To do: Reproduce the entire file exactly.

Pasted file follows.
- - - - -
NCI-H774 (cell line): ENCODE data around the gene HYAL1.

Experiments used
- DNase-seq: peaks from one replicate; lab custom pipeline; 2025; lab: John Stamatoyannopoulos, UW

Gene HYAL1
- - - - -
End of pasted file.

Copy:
NCI-H774 (cell line): ENCODE data around the gene HYAL1.

Experiments used
- DNase-seq: peaks from one replicate; lab custom pipeline; 2025; lab: John Stamatoyannopoulos, UW

Gene HYAL1